Home Language & Literature Contrastive Analysis of Discourse-pragmatic Aspects of Linguistic Genres
Material and Method
The data are taken from the English-Swedish Parallel Corpus (ESPC) (Altenberg and Aijmer 2001). The ESPC contains original texts in English and Swedish with their translations, altogether 2.8 million words making direct comparisons between the languages possible. The texts represent both fiction and non-fiction texts in equal proportions. Fiction texts consist of dialogues. Non-fiction is a hyperonym covering the subject areas memoirs and biography, geography, humanities, natural sciences, social sciences, applied sciences, legal documents, prepared speech (Altenberg et al. 2001). I will use translation paradigms as the starting-point and then compare the most frequent markers of obligation in different contexts of use in English and Swedish.
The Marking of Obligation in English and Swedish
English Obligation Markers in a Translation Perspective
The corpus examples were selected in the following way. First all the examples of maste and must were extracted from the original texts with their translations. On the basis of the translations we can compare how obligation is expressed in the two languages (in either fiction or non-fiction). Maste is, for example, not always translated as must but a large number of alternatives are found. At a second stage, I examine the contexts and functions of the most important markers of obligation in the two languages in both fiction and non-fiction
On the whole, both the auxiliaries were more frequent in non-fiction than in fiction. Moreover, they were more frequent as obligation markers than as epistemic auxiliaries (see Tables 1 and 2).
In non-fiction Swedish maste had obligation meaning in 96.3% of the examples to be compared with must in 87.4% of the cases.
The smaller number of examples of must in the English texts is interesting against the background that it has been claimed that must has declined in frequency within a 30-year period during the last century and that it has been replaced by other ‘gram- maticalizing’ elements (Leech et al. 2009).
Table 3 shows the correspondences of the Swedish maste in English (translations of Swedish originals into English) and Table 4 (in Sect. 4.2) the correspondences of English maste in Swedish (the translations from the English originals into Swedish).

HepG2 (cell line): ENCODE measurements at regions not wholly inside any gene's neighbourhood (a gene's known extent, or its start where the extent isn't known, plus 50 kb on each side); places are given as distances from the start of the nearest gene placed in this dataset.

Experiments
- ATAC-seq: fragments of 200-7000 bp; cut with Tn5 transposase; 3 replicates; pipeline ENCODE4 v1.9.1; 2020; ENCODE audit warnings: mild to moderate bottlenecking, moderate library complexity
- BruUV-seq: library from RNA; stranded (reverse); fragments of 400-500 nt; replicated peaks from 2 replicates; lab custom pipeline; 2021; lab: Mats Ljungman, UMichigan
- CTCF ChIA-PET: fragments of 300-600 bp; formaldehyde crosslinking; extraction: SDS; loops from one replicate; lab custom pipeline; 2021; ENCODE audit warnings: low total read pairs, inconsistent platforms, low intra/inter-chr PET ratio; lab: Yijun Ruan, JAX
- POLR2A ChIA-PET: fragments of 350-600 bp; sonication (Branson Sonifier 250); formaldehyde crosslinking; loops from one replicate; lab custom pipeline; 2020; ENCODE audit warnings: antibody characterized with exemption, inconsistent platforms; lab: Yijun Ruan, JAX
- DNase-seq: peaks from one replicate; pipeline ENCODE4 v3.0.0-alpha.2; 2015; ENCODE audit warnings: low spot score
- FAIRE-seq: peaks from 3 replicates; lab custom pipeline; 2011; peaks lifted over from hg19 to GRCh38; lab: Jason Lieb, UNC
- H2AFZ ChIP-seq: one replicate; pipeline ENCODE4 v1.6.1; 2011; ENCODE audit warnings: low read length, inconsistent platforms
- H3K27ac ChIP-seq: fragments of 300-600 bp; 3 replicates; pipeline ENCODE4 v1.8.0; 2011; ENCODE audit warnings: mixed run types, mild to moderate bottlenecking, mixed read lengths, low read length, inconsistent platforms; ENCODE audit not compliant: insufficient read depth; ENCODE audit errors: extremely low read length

Must, taking into account all its uses, was more frequent in non-fiction than in fiction (see Table 2). This difference can be partly explained by the fact that there are more occurrences of must with epistemic meaning in fiction (32.9% of the examples were epistemic in fiction to be compared with only 12.6% in non-fiction). Moreover, as noticed by the diachronic linguist, must has been replaced by have to in many of its uses (Leech et al. 2009). A genre-type explanation of the discrepancy is that must has a number of functions in non-fiction texts which are not paralleled in the fiction texts.
Table 1 Epistemic and obligation meanings of Swedish maste
Table 2 Epistemic and obligation meanings of English must
Table 3 The English translations of Swedish maste (SO ->ET). Obligation meanings
aNot all examples with need in the translations are semi-modals (cf ‘I need somone to talk to’). bThe following examples occurred once or twice in either fiction or non-fiction: had better, necessarily, of necessity, be in need of, be a need to, appreciate the need to, I should like to say, there is no other way but, I cannot help but, be enough to, be due to, it was natural for X to do sth, it should be incumbent on X to do sth, couldn’t possibly, emphatic do, it’s time, the imperative
Obligation can be expressed in many different (grammatical and lexical) ways although with different frequencies Must is the prototypical obligation marker in English (and maste in Swedish). If we look at the translations we see that maste is translated as must in almost 50% of the examples (more often in non-fiction texts than in fiction texts). However the translator may also choose a different translation which is more appropriate in the context. Translators make their own analysis of the context and select a translation which best mirrors the meaning of the modal expression in the original text.
Obligation can for example also be expressed by the semi-modals have to, had to, got to, need to as shown by the translations. Semi-modals are not full modals but are verb constructions which have been moving along the path of grammaticaliza- tion and have gradually acquired an auxiliary-like function (cf. Leech et al. 2009: 91). Other translation alternatives were modal adverbs (inevitably, necessarily), modal adjectives (necessary, essential). The markers can be ‘strong’ (be compelled to, be forced to) or ‘weak’ (had better, ought to, should). Must was also rendered as an imperative with a ‘directive’ function.
The semi-modal have to (without a formal equivalent in Swedish) was found in 17% of the examples. The uses of had to can be syntactically motivated. Had to is for example the past tense of must (and have to). (If I had conflated have to and had to the frequency would have been even higher.) Other frequent obligation markers
are (have) got to, need to and should.
Several other expressions have different frequencies in fiction and non-fiction. Need to, should and ought to are strikingly more frequent in non-fiction than in fiction. Have got to, on the other hand, occurs above all in fiction.
|< Prev||CONTENTS||Next >|